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How Long Does Tinnitus Last

Tinnitus occurs when you hear persistent ringing, buzzing, or whooshing in one or both ears without external noise. People who experience tinnitus report temporary or constant symptoms. Either way, this condition has been bothersome for 7% of over 9 million Canadian adults with tinnitus.

One of the most common questions people with tinnitus ask is how long it lasts. Unfortunately, there isn’t a one-size-fits-all answer. The duration of tinnitus depends heavily on the underlying cause and the course of treatment. This article discusses how long tinnitus lasts and how to tell it’s gone. We’ll also explore ways to manage tinnitus and when to see a doctor.

Man bothered by tinnitus sounds

Duration Depends on the Cause

Tinnitus symptoms can come and go, lasting for minutes or hours. Conversely, it can also be chronic, meaning it lasts for months or years. Loud noises, ear infections, and even stress can trigger tinnitus. In other cases, tinnitus can be persistent and never fully disappear. Let’s distinguish these two below.

Tinnitus Can Be Temporary

Tinnitus can be a symptom of easily managed conditions like middle ear infections or earwax buildup. Once treated with antibiotics or ear wax removal in Toronto, the tinnitus often disappears alongside the underlying causes.

This is particularly true for temporary hearing loss caused by loud noise exposure. Once your ears recover, the tinnitus usually goes away as well. Temporary tinnitus symptoms usually go away on their own within 16 to 48 hours on average.

Tinnitus Can Be Chronic

While temporary tinnitus is a common occurrence, there are also cases of persistent tinnitus, where the ringing or buzzing sounds become a long-term issue. Permanent tinnitus occurs when the root cause is far from ordinary. Unlike short-term tinnitus with clear causes, persistent tinnitus can have more complex origins and damage to the inner ear, including:

  • Age-related hearing loss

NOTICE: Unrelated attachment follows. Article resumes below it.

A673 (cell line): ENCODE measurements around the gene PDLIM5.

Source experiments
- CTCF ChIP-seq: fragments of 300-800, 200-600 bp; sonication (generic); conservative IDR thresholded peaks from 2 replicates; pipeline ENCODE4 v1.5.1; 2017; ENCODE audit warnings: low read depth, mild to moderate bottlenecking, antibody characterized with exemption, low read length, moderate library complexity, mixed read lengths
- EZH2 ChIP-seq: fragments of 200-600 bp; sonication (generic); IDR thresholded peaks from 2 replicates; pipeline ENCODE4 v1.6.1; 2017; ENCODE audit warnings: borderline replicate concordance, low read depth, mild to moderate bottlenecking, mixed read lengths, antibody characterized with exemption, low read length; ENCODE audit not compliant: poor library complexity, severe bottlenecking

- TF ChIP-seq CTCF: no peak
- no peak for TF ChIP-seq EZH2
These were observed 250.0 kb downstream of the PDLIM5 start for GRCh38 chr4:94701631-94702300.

• Head or neck injuries

  • Noise-induced hearing loss

  • Repeated exposure to loud noises

  • Certain medications (like cancer drugs)

  • Traumatic Brain Trauma (TBT)

Additionally, underlying health conditions like Ménière’s disease or high blood pressure can contribute to chronic tinnitus. High doses of anti-inflammatory drugs may also cause mild tinnitus. Sometimes, the exact cause remains a mystery.

This can be frustrating and concerning but know that there are ways to manage even persistent tinnitus symptoms.

How Can You Tell How Long Your Tinnitus Will Last?

The underlying cause and symptoms usually determine how long tinnitus might last. Here are a few clues that might indicate your tinnitus is temporary:

  • Recent exposure to loud sound: Did you recently attend a loud concert or work in a noisy environment?

  • Other symptoms: Do you have a middle ear infection (earache, fever) or ear canal blockage (feeling of fullness)?

  • How long it’s lasted: Temporary tinnitus usually resolves within a few days to weeks.

If your tinnitus persists beyond a couple of weeks, or if you experience other unusual symptoms like dizziness or hearing loss, you could be dealing with long-term tinnitus.

Tinnitus lingers and worsens if you’re struggling from mental health issues like depression and anxiety. Before the situation gets out of hand, seek professional help.

An audiologist for tinnitus can perform a thorough hearing evaluation to identify the underlying cause of your tinnitus and recommend appropriate hearing protection or treatment options. An accurate diagnosis can ultimately help your tinnitus to improve over time.